Corona del Mar, Newport Beach

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Corona del Mar
Aerial view of Corona del Mar
Aerial view of Corona del Mar
Coordinates: 33°35′19″N 117°52′44″W / 33.588633°N 117.878945°W / 33.588633; -117.878945Coordinates: 33°35′19″N 117°52′44″W / 33.588633°N 117.878945°W / 33.588633; -117.878945
CountryUnited States
CityNewport Beach
Time zoneUTC-8 (PST)
 • Summer (DST)UTC-7 (PDT)
Zip code

Corona del Mar (Spanish for "Crown of the Sea")[1] is a seaside neighborhood in the city of Newport Beach, California. It generally consists of all the land on the seaward face of the San Joaquin Hills south of Avocado Avenue to the city limits, as well as the development of Irvine Terrace, just north of Avocado. Corona del Mar is known for its beaches, tidepools, cliffside views and village shops. Beaches in the area include Corona del Mar State Beach as well as Crystal Cove State Park south of Corona del Mar, accessible by paths winding down a steep hillside. Corona del Mar has a representative to the Newport Beach City Council. Some residents use a mailing address of Corona del Mar with the 92625 ZIP code.


The community was founded in 1904 and grew to establish its own post office on July 16, 1926, with Mrs. Edna L. Stuckey assuming duties as the first postmistress.[1] A development consisting of unsold land in Corona del Mar was established in 1915 and named Balboa Palisades.[1] The older area of Corona del Mar consists mostly of closely spaced, free-standing, detached single-family houses of varying architecture, concentrated along Pacific Coast Highway (also known as "PCH" or State Route 1). Newer developments in Harbor View Hills consist of California ranch-style houses, many with expansive ocean views.


Corona del Mar Cliffs in Newport Beach
Corona del Mar, Newport Beach

As of the census of 2000, for Corona del Mar (which consists entirely of the 92625 ZIP code) there were 13,407 people, 6,885 households, and 3,957 families residing in the city. The population density was 1,997.8/km2. The racial makeup of the city was 88.9% White, 0.3% African American, 0.2% Native American, 5.1% Asian, 0.3% Pacific Islander, 0.7% from other races, and 1.1% from two or more races. Hispanic or Latino of any race were 5.9% of the population.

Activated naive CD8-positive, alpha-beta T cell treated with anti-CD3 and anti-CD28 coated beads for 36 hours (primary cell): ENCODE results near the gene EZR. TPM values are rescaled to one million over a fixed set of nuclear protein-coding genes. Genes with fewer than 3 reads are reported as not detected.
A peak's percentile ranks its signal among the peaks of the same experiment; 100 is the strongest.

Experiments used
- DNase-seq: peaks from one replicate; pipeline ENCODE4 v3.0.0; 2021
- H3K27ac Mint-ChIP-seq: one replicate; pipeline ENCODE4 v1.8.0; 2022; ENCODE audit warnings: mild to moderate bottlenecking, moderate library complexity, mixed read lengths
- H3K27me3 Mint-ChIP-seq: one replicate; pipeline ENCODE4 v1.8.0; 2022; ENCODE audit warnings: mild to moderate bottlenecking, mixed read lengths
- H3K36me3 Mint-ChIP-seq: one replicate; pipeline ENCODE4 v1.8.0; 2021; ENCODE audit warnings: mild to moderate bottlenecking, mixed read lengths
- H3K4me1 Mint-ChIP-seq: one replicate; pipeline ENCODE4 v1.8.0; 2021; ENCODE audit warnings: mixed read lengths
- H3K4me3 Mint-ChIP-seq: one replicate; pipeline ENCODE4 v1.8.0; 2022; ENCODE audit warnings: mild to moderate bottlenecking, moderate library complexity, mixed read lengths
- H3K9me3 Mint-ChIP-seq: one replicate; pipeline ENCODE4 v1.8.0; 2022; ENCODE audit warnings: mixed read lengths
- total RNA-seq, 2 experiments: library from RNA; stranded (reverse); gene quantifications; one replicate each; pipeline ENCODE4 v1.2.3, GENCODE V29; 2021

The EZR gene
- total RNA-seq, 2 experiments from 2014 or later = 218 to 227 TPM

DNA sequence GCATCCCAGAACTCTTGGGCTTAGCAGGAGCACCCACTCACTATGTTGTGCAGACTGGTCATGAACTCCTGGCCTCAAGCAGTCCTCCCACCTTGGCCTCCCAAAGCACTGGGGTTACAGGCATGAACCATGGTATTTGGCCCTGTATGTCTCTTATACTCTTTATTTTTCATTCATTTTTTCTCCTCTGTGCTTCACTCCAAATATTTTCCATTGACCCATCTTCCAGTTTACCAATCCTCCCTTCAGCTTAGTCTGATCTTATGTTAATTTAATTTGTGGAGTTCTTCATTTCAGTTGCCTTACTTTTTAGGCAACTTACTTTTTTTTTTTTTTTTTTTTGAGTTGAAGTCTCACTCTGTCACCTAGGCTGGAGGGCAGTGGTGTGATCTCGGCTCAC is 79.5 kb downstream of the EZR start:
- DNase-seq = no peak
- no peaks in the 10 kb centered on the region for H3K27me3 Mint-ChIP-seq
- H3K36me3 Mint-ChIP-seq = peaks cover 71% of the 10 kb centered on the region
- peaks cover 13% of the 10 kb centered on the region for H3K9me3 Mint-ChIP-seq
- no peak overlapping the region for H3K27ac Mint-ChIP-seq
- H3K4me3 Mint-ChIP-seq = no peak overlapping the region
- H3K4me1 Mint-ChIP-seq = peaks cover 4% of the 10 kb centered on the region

There were 6,885 households, out of which 17.9% had children under the age of 18 living with them, 47.9% were married couples living together, 5.1% had a female householder with no husband present, and 45.3% were non-families. 34.6% of all households were made up of individuals, and 11.8% had someone living alone who was 65 years of age or older. The average household size was 2.05 and the average family size was 2.63.

In the city the population was spread out, with 15.6% under the age of 18, 3.2% from 18 to 24, 31.4% from 25 to 44, 23.7% from 45 to 64, and 20.1% who were 65 years of age or older. The median age was 35 years. For every 100 females, there were 94.8 males. For every 100 females age 18 and over, there were 94.7 males.

The median income for a household in the city was $120,080, and the median income for a family was $150,323. Males had a median income of $99,000 versus $52,355 for females. The per capita income for the city was $96,704. About 5.0% of families and 3.8% of the population were below the poverty line, including 3.6% of those under age 18 and 5.0% of those age 65 or over.[citation needed]

Corona del Mar High School is located in the neighborhood of Eastbluff.

Points of interest[edit]

"Big Corona" Beach and Pirates Cove from Lookout Point

In popular culture[edit]

It is the setting for the Fox series Arrested Development (mentioned by name in Season 2, Episode 14, "The Immaculate Election") as well as residence of Martine and Dustin Rhodes in the Dean Koontz novel False Memory.

The Lost Dogs paid tribute to Corona del Mar on their 2006 album, The Lost Cabin and the Mystery Trees, with the song "Only One Bum In Corona del Mar."

Main Beach in Corona del Mar served as the backdrop for part of the 2017 "Would You Ever" music video featuring Skrillex and Poo Bear.

The O.C. used places, such as Corona del Mar High School, in Corona del Mar as a reference point for the show.


  1. ^ a b c Salley, Harold E. (1977). History of California Post Offices, 1849-1976. The Depot. ISBN 0-9601558-1-3.

External links[edit]